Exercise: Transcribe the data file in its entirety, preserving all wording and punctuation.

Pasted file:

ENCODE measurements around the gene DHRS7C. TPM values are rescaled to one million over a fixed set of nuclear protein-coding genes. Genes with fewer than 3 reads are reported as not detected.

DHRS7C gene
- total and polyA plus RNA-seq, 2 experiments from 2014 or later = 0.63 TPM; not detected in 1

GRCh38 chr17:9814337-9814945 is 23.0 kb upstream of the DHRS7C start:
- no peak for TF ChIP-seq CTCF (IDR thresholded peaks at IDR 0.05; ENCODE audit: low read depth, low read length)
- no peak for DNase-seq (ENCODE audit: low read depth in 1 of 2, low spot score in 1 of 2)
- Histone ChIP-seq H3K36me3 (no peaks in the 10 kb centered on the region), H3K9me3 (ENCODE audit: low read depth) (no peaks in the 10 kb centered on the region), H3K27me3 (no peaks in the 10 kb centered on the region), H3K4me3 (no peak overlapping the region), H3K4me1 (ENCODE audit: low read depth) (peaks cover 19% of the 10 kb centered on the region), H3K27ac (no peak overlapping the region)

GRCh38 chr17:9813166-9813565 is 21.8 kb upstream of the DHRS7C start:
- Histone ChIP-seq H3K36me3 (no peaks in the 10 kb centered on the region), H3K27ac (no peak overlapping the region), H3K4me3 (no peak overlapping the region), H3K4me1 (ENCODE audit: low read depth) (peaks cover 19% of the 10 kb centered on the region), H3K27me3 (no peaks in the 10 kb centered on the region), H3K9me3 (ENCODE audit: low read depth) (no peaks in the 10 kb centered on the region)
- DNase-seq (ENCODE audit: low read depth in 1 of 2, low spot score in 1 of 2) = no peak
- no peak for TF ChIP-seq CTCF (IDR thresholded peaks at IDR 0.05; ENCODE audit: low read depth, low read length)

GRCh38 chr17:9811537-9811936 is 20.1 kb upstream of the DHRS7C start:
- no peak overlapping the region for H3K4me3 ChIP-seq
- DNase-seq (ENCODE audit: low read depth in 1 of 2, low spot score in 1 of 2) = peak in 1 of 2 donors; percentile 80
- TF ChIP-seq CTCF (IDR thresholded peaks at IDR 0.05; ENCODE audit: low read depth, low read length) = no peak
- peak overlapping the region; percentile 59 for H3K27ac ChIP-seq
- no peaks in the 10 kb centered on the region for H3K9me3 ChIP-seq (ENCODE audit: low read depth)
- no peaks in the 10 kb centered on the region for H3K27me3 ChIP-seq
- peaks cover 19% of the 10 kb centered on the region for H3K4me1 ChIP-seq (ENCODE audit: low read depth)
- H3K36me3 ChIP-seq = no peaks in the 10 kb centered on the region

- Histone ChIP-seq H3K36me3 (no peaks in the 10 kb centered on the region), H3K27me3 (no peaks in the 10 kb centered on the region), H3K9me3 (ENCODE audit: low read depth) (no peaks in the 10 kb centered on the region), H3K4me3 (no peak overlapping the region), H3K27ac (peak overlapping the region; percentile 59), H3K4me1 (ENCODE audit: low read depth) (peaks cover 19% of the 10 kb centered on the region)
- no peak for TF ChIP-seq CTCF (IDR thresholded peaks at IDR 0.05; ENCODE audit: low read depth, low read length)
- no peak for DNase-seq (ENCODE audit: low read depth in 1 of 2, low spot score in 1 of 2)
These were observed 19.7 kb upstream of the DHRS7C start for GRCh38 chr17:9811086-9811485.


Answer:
ENCODE measurements around the gene DHRS7C. TPM values are rescaled to one million over a fixed set of nuclear protein-coding genes. Genes with fewer than 3 reads are reported as not detected.

DHRS7C gene
- total and polyA plus RNA-seq, 2 experiments from 2014 or later = 0.63 TPM; not detected in 1

GRCh38 chr17:9814337-9814945 is 23.0 kb upstream of the DHRS7C start:
- no peak for TF ChIP-seq CTCF (IDR thresholded peaks at IDR 0.05; ENCODE audit: low read depth, low read length)
- no peak for DNase-seq (ENCODE audit: low read depth in 1 of 2, low spot score in 1 of 2)
- Histone ChIP-seq H3K36me3 (no peaks in the 10 kb centered on the region), H3K9me3 (ENCODE audit: low read depth) (no peaks in the 10 kb centered on the region), H3K27me3 (no peaks in the 10 kb centered on the region), H3K4me3 (no peak overlapping the region), H3K4me1 (ENCODE audit: low read depth) (peaks cover 19% of the 10 kb centered on the region), H3K27ac (no peak overlapping the region)

GRCh38 chr17:9813166-9813565 is 21.8 kb upstream of the DHRS7C start:
- Histone ChIP-seq H3K36me3 (no peaks in the 10 kb centered on the region), H3K27ac (no peak overlapping the region), H3K4me3 (no peak overlapping the region), H3K4me1 (ENCODE audit: low read depth) (peaks cover 19% of the 10 kb centered on the region), H3K27me3 (no peaks in the 10 kb centered on the region), H3K9me3 (ENCODE audit: low read depth) (no peaks in the 10 kb centered on the region)
- DNase-seq (ENCODE audit: low read depth in 1 of 2, low spot score in 1 of 2) = no peak
- no peak for TF ChIP-seq CTCF (IDR thresholded peaks at IDR 0.05; ENCODE audit: low read depth, low read length)

GRCh38 chr17:9811537-9811936 is 20.1 kb upstream of the DHRS7C start:
- no peak overlapping the region for H3K4me3 ChIP-seq
- DNase-seq (ENCODE audit: low read depth in 1 of 2, low spot score in 1 of 2) = peak in 1 of 2 donors; percentile 80
- TF ChIP-seq CTCF (IDR thresholded peaks at IDR 0.05; ENCODE audit: low read depth, low read length) = no peak
- peak overlapping the region; percentile 59 for H3K27ac ChIP-seq
- no peaks in the 10 kb centered on the region for H3K9me3 ChIP-seq (ENCODE audit: low read depth)
- no peaks in the 10 kb centered on the region for H3K27me3 ChIP-seq
- peaks cover 19% of the 10 kb centered on the region for H3K4me1 ChIP-seq (ENCODE audit: low read depth)
- H3K36me3 ChIP-seq = no peaks in the 10 kb centered on the region

- Histone ChIP-seq H3K36me3 (no peaks in the 10 kb centered on the region), H3K27me3 (no peaks in the 10 kb centered on the region), H3K9me3 (ENCODE audit: low read depth) (no peaks in the 10 kb centered on the region), H3K4me3 (no peak overlapping the region), H3K27ac (peak overlapping the region; percentile 59), H3K4me1 (ENCODE audit: low read depth) (peaks cover 19% of the 10 kb centered on the region)
- no peak for TF ChIP-seq CTCF (IDR thresholded peaks at IDR 0.05; ENCODE audit: low read depth, low read length)
- no peak for DNase-seq (ENCODE audit: low read depth in 1 of 2, low spot score in 1 of 2)
These were observed 19.7 kb upstream of the DHRS7C start for GRCh38 chr17:9811086-9811485.